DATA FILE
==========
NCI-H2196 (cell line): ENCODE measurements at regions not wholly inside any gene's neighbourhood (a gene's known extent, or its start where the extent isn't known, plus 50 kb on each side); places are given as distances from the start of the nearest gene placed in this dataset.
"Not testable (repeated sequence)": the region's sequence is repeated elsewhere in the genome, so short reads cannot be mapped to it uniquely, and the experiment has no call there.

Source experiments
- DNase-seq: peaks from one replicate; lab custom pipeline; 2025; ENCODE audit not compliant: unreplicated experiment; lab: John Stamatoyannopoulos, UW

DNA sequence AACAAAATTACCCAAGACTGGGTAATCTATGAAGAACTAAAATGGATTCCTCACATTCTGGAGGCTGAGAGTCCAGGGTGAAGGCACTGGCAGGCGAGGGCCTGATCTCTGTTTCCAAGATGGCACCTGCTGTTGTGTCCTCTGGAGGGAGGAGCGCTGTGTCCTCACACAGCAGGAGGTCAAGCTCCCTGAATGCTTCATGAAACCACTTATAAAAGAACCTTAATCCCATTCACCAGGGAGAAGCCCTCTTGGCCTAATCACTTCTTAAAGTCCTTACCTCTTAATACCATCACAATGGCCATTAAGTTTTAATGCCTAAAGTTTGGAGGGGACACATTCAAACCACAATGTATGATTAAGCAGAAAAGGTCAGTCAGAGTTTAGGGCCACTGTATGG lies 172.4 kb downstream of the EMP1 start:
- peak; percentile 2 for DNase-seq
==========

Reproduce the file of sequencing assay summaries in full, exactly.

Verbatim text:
NCI-H2196 (cell line): ENCODE measurements at regions not wholly inside any gene's neighbourhood (a gene's known extent, or its start where the extent isn't known, plus 50 kb on each side); places are given as distances from the start of the nearest gene placed in this dataset.
"Not testable (repeated sequence)": the region's sequence is repeated elsewhere in the genome, so short reads cannot be mapped to it uniquely, and the experiment has no call there.

Source experiments
- DNase-seq: peaks from one replicate; lab custom pipeline; 2025; ENCODE audit not compliant: unreplicated experiment; lab: John Stamatoyannopoulos, UW

DNA sequence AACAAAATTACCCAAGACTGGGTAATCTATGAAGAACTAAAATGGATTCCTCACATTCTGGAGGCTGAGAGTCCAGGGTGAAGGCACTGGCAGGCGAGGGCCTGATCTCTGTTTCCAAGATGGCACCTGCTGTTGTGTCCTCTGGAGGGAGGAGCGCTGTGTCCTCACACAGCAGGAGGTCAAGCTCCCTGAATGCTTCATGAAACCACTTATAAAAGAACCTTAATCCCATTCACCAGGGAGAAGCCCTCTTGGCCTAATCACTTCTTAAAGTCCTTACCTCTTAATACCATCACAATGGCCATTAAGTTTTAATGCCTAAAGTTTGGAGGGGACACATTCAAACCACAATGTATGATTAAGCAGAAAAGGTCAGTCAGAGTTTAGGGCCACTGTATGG lies 172.4 kb downstream of the EMP1 start:
- peak; percentile 2 for DNase-seq